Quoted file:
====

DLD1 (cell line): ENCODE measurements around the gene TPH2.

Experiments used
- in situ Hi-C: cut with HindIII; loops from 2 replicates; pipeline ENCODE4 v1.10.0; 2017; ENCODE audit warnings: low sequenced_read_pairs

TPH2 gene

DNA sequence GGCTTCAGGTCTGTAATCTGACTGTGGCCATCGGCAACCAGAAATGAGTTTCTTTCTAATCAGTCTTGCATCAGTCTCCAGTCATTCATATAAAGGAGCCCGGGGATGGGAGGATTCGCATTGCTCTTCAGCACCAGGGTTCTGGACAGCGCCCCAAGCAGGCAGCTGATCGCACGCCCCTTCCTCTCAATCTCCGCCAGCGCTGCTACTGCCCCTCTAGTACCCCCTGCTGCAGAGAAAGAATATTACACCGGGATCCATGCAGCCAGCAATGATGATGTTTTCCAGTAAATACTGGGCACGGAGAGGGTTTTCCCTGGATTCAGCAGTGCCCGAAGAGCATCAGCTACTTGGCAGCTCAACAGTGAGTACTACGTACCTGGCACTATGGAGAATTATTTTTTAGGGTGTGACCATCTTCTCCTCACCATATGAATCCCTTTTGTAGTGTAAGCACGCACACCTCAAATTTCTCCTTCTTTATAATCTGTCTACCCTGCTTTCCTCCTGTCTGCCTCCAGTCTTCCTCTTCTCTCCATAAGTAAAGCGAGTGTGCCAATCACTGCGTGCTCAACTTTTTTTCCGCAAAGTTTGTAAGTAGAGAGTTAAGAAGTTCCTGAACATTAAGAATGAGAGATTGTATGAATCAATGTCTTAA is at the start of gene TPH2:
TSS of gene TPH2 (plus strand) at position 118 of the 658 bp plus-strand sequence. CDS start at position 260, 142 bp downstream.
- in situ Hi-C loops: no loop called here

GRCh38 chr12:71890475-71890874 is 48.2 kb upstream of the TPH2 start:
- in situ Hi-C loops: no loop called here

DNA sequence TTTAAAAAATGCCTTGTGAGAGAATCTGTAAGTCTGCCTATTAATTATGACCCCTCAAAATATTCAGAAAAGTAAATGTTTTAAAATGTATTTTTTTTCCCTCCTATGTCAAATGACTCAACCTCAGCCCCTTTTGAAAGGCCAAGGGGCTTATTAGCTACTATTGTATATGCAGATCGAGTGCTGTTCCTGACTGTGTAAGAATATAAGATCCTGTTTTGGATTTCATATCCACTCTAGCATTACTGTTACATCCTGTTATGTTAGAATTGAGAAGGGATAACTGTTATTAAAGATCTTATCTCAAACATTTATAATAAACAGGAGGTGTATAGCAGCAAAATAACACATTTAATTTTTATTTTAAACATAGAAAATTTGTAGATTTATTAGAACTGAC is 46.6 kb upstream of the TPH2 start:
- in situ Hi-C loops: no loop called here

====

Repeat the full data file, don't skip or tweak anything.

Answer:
DLD1 (cell line): ENCODE measurements around the gene TPH2.

Experiments used
- in situ Hi-C: cut with HindIII; loops from 2 replicates; pipeline ENCODE4 v1.10.0; 2017; ENCODE audit warnings: low sequenced_read_pairs

TPH2 gene

DNA sequence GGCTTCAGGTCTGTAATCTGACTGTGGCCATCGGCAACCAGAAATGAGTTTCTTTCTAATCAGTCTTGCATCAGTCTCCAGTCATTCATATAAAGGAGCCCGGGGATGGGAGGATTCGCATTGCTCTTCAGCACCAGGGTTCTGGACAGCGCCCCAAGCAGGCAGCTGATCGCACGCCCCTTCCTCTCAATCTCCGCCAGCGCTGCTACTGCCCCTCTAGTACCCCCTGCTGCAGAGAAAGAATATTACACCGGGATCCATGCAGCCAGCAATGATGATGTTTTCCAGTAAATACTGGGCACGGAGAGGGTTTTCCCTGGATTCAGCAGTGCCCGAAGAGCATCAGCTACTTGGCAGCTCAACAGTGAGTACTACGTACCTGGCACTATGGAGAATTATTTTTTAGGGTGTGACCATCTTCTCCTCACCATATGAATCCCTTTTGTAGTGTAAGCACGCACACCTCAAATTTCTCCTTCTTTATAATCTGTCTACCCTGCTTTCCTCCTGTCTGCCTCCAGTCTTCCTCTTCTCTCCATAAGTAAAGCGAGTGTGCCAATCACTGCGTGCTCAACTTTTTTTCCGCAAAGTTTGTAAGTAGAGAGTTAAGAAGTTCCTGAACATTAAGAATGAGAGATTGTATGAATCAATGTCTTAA is at the start of gene TPH2:
TSS of gene TPH2 (plus strand) at position 118 of the 658 bp plus-strand sequence. CDS start at position 260, 142 bp downstream.
- in situ Hi-C loops: no loop called here

GRCh38 chr12:71890475-71890874 is 48.2 kb upstream of the TPH2 start:
- in situ Hi-C loops: no loop called here

DNA sequence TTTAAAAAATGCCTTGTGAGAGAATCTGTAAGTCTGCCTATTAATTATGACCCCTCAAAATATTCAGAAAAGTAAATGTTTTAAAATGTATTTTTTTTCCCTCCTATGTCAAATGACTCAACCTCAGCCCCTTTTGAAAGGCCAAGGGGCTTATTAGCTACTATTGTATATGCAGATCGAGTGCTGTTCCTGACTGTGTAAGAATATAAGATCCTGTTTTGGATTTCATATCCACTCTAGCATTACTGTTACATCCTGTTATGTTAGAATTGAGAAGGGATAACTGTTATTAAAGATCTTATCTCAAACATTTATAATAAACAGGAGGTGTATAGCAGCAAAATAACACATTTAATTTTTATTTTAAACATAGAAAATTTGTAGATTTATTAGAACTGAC is 46.6 kb upstream of the TPH2 start:
- in situ Hi-C loops: no loop called here